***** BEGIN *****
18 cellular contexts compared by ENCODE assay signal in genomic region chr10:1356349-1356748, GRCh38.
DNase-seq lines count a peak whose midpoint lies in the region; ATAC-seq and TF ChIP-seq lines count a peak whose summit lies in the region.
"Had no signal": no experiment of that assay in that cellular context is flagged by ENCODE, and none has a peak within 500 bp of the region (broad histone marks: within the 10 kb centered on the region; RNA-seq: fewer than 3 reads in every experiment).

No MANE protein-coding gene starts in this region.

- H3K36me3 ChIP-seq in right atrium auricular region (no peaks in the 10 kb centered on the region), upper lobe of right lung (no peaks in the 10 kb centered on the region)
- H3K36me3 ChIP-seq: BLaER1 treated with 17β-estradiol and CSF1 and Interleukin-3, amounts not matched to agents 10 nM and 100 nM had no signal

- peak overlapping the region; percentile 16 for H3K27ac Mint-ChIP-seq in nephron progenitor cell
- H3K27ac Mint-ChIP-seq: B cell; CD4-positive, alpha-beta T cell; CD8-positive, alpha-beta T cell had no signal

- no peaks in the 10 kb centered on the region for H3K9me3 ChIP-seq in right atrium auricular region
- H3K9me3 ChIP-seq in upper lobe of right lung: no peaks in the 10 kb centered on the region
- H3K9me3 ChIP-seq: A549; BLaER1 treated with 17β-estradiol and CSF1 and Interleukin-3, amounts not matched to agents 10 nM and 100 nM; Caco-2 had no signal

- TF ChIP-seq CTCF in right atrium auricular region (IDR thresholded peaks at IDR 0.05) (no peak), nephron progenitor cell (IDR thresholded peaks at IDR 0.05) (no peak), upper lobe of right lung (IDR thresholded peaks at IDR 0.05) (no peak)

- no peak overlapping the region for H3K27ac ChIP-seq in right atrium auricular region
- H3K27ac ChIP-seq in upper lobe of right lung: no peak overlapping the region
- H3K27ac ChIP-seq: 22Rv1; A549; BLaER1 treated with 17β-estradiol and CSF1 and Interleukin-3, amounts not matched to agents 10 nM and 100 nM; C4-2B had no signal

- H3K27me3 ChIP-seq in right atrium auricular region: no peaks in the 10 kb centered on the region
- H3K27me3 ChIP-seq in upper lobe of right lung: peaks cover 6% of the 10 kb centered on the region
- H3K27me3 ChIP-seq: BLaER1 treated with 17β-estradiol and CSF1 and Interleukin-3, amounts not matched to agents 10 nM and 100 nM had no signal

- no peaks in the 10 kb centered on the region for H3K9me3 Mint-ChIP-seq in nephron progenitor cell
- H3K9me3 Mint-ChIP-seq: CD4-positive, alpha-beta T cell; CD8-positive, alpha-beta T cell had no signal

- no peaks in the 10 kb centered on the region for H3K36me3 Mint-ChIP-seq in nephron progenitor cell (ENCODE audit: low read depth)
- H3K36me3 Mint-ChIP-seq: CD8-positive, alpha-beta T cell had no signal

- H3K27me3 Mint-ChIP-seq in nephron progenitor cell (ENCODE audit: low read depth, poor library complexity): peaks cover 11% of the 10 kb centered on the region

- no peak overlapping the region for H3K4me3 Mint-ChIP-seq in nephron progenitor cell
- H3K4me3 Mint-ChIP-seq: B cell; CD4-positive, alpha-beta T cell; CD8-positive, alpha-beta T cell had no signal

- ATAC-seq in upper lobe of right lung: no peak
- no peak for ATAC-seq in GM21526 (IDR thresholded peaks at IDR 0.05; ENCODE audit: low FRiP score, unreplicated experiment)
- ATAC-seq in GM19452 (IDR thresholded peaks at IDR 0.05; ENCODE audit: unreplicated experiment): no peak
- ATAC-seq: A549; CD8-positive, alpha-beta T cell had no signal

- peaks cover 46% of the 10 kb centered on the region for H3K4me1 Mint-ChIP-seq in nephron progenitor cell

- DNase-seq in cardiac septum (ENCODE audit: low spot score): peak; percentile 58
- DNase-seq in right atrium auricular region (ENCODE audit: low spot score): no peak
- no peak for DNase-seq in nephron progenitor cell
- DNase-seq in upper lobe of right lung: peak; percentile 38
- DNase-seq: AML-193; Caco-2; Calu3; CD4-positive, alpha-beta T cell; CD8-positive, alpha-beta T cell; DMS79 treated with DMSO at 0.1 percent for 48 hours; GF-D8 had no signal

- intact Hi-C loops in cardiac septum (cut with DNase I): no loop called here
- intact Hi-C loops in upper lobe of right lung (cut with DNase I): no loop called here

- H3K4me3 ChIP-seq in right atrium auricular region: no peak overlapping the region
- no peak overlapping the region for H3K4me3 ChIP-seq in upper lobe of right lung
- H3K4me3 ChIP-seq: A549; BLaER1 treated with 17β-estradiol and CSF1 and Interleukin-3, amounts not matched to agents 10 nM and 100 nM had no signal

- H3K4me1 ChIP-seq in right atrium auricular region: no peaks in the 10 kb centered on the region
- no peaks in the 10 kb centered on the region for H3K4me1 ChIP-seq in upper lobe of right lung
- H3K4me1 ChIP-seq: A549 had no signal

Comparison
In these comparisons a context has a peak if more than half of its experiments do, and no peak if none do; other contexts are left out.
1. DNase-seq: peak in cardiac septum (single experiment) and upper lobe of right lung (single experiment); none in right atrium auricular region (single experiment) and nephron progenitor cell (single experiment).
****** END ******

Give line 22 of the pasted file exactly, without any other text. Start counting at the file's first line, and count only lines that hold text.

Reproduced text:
- H3K36me3 Mint-ChIP-seq: CD8-positive, alpha-beta T cell had no signal